In P. Adams Sitney’s view, the deficiency in film studies is especially grim. A renowned scholar of avant-garde cinema, Sitney has taught film at Princeton for 32 years and fought tirelessly both for the recognition of film studies as an autonomous discipline and for the creation of a University film archive on par with those at peer institutions Harvard and Yale. Now Sitney admits that the “fight to maintain film has been lost” — derailed in no small measure by a generation “bred to think they had seen a film when they had looked at their furniture instead.”
 
His comment alluded to a cause celebre within the film community: the ongoing transition from photochemical to digital filmmaking. Today’s films are, almost without exception, produced and projected digitally, stripped of the rich color and grain of traditional celluloid stock. But perhaps more dire than the loss in image quality is the loss in cinematic experience, as films are increasingly seen on the small screen of a computer or smartphone. While digital technology has made filmmaking cheaper and more accessible, empowering the next generation of artists, it has also made filmgoing private and banal.
 
For those reasons, Keith Sanborn called the present “the best of times and the worst of times” for film. Sanborn is a filmmaker and video artist who teaches filmmaking at Princeton. He describes his pedagogical approach as “reinventing the wheel” — that is, “reinventing [students’] consciousness of their position as a historical subject.”
 

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Schlosser ’49 helps to provide museum space for converging media

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Herbert Schlosser ’49 (Photo: Courtesy of the Museum of the Moving Image)

Herbert Schlosser ’49 knows show business. In a media career that spanned three decades, Schlosser had a hand in some of television’s greatest successes. As the president and CEO of NBC, he launched Saturday Night Live, secured broadcast rights for the Olympics, and helped create the A&E Network. He also played a crucial role in the early development of made-for-TV movies, satellite broadcasting, and home video.

But at age 86 — and only recently retired from a consulting post at Citigroup — Schlosser still finds that it’s “fun being part of something new.”
 
Schlosser currently is working on behalf of the Museum of the Moving Image in Astoria, Queens, which completed a major expansion and renovation in 2011 and has more changes on the horizon. The site of the museum has undergone continual reinvention, from its origins as the East Coast home of Paramount Pictures, to its World War II appointment as the Army’s Signal Corps Photographic Center, to its 1970s rehabilitation and addition to the National Register of Historic Places. The museum opened in 1988, and today it maintains more than 130,000 artifacts of moving-image history and screens more than 400 films a year in its three theaters.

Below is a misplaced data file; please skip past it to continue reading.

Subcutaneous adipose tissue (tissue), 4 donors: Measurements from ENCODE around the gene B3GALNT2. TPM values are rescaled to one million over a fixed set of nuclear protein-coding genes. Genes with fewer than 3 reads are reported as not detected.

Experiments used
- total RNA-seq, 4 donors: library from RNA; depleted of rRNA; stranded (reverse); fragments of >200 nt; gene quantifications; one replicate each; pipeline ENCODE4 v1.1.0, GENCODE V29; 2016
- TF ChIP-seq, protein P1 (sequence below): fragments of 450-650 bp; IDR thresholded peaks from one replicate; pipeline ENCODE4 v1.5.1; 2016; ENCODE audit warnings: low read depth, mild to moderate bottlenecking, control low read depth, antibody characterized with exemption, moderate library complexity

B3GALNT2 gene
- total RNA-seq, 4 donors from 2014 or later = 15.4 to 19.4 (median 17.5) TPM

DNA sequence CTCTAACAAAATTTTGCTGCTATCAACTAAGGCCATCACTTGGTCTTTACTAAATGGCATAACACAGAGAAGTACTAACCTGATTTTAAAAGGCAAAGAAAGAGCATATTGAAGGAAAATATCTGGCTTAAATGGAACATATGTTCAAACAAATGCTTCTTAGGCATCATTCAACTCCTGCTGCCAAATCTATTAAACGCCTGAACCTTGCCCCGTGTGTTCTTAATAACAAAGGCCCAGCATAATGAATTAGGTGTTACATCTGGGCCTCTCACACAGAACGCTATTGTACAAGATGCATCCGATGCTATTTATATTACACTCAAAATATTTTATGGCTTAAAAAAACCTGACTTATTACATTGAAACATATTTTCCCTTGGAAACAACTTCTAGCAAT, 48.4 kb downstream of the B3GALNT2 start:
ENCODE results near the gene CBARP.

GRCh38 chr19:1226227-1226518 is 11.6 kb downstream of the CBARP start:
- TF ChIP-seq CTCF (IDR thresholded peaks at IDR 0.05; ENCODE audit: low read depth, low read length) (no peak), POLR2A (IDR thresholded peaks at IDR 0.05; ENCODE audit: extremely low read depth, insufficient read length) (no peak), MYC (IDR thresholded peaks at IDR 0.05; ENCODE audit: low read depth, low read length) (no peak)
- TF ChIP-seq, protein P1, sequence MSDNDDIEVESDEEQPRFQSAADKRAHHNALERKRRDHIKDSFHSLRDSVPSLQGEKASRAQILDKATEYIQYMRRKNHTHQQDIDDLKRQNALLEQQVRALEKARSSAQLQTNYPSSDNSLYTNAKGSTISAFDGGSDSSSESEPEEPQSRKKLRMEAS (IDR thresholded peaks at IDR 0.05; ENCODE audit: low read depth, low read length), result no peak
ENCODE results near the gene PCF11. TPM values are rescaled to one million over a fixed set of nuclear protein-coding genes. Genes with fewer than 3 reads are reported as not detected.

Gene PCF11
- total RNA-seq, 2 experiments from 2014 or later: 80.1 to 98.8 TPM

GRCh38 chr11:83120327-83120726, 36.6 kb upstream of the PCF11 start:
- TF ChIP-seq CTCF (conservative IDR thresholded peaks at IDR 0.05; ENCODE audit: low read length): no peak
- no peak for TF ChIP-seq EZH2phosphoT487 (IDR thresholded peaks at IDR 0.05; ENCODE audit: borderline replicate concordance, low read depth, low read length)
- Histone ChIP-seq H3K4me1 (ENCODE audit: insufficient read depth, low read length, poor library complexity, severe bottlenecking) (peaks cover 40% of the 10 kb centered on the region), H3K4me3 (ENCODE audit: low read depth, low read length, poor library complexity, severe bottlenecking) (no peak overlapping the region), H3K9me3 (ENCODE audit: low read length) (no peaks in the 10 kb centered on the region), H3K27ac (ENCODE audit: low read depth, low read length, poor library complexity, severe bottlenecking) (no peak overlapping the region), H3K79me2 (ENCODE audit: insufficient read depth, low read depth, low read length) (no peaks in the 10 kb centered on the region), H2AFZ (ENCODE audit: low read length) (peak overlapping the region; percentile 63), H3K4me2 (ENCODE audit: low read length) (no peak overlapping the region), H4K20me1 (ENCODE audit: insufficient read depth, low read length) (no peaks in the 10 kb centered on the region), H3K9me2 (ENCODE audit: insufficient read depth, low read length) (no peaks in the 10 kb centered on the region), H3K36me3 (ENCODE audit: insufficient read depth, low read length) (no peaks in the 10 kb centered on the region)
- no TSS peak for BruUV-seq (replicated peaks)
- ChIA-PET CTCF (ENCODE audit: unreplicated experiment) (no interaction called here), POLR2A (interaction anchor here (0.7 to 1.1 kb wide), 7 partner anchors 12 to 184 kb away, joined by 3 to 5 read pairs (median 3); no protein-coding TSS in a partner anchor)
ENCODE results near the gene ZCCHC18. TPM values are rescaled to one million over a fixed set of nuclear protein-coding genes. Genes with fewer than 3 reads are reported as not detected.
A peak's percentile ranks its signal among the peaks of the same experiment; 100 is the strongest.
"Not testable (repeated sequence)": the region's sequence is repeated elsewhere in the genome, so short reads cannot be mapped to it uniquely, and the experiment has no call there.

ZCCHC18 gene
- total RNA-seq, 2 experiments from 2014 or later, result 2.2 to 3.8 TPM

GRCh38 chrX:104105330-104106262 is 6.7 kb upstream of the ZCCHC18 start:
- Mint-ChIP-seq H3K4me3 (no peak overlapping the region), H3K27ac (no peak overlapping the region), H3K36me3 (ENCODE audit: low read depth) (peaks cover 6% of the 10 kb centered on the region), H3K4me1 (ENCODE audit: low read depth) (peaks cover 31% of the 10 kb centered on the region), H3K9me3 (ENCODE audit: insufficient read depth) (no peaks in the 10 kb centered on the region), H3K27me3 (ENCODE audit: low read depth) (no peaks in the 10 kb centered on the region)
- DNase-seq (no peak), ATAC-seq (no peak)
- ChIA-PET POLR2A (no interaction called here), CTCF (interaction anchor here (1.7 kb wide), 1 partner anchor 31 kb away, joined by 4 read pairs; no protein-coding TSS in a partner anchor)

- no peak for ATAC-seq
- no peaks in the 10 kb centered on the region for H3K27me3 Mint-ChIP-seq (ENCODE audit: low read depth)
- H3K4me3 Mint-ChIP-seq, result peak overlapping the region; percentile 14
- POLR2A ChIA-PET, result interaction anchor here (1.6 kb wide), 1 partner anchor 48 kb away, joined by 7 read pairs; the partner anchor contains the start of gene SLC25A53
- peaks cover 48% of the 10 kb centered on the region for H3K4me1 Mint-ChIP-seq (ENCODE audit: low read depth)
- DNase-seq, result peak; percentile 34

Schlosser has served as chairman of the board of trustees for most of the museum’s history. “I’ve seen it develop at the same time that the visual media have changed,” he said. “Who would have thought 20 years ago that you’d be able to watch a film on a telephone? A moving image now comprises a lot of things.” Schlosser said that what sets the museum apart from other arts institutions is that “so many of these separate media converge.” The Museum of the Moving Image exhibits new media, including video games and interactive art, alongside more traditional relics of film and television history.
 

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Led by Wilentz, students explore the many phases of Bob Dylan

Exactly one week before Bob Dylan’s 71st birthday, students in AMS 332: Bob Dylan celebrated the end of the semester with a field trip to Greenwich Village. Professor Sean Wilentz led the tour, making stops at the Kettle of Fish bar, Cafe Wha?, and the Washington Square Hotel, among other famous Dylan haunts. The last stop on the tour was the site of the Eighth Street Bookshop, once owned by Wilentz’s father. “I still get the spooks when I come here,” said Wilentz. “New York changes, but it never changes all that much.”
 
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Professor Sean Wilentz (Photo: Denise Applewhite/Office of Communications)
For Wilentz, the class was a return not only to his personal roots but also to the subject of his bestselling book, Bob Dylan in America. Wilentz saw the book as an “exploration,” which renewed his interest in the singer and inspired him to create the seminar through Princeton’s Program in American Studies. The program’s multidisciplinary approach lent itself particularly well to a study of the musical magpie. “It allows people to come together who speak in different idioms,” said Wilentz.
 
The seminar embraced a variety of genres and periods in Dylan’s career. Each week consisted of extensive listening in addition to biographical, historical, and literary studies. The class “started off with a bang” — the electric controversy of 1965 — then progressed chronologically from Dylan’s formative folk years, through his dabblings in rock, country, gospel, and other styles, to the present. Wilentz made a conscious effort to transcend the conventional image of Dylan as a protest singer — “the young man with the guitar and harmonica singing ‘Blowin’ in the Wind.’” The syllabus encompassed some of Dylan’s more recent work, including tracks from his so-called Christian period in the 1980s, his 2003 film, Masked and Anonymous, and his latest album, Christmas in the Heart.